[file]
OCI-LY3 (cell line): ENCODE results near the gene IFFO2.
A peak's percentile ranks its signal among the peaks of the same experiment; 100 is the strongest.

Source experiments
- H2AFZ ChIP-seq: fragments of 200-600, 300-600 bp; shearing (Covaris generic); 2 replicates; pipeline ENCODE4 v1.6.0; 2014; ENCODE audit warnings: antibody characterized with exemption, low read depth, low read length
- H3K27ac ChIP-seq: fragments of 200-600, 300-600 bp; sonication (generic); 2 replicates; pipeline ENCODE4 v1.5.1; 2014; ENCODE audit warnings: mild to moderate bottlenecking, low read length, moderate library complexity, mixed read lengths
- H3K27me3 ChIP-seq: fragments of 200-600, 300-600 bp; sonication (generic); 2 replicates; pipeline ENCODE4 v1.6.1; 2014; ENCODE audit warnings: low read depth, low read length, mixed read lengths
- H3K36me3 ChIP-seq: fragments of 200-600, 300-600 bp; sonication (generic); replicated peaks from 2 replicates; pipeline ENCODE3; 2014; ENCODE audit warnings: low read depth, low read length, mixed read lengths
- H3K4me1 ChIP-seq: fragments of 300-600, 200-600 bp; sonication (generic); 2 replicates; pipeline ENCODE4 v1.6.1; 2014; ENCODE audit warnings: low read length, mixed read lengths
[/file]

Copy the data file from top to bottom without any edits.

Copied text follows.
OCI-LY3 (cell line): ENCODE results near the gene IFFO2.
A peak's percentile ranks its signal among the peaks of the same experiment; 100 is the strongest.

Source experiments
- H2AFZ ChIP-seq: fragments of 200-600, 300-600 bp; shearing (Covaris generic); 2 replicates; pipeline ENCODE4 v1.6.0; 2014; ENCODE audit warnings: antibody characterized with exemption, low read depth, low read length
- H3K27ac ChIP-seq: fragments of 200-600, 300-600 bp; sonication (generic); 2 replicates; pipeline ENCODE4 v1.5.1; 2014; ENCODE audit warnings: mild to moderate bottlenecking, low read length, moderate library complexity, mixed read lengths
- H3K27me3 ChIP-seq: fragments of 200-600, 300-600 bp; sonication (generic); 2 replicates; pipeline ENCODE4 v1.6.1; 2014; ENCODE audit warnings: low read depth, low read length, mixed read lengths
- H3K36me3 ChIP-seq: fragments of 200-600, 300-600 bp; sonication (generic); replicated peaks from 2 replicates; pipeline ENCODE3; 2014; ENCODE audit warnings: low read depth, low read length, mixed read lengths
- H3K4me1 ChIP-seq: fragments of 300-600, 200-600 bp; sonication (generic); 2 replicates; pipeline ENCODE4 v1.6.1; 2014; ENCODE audit warnings: low read length, mixed read lengths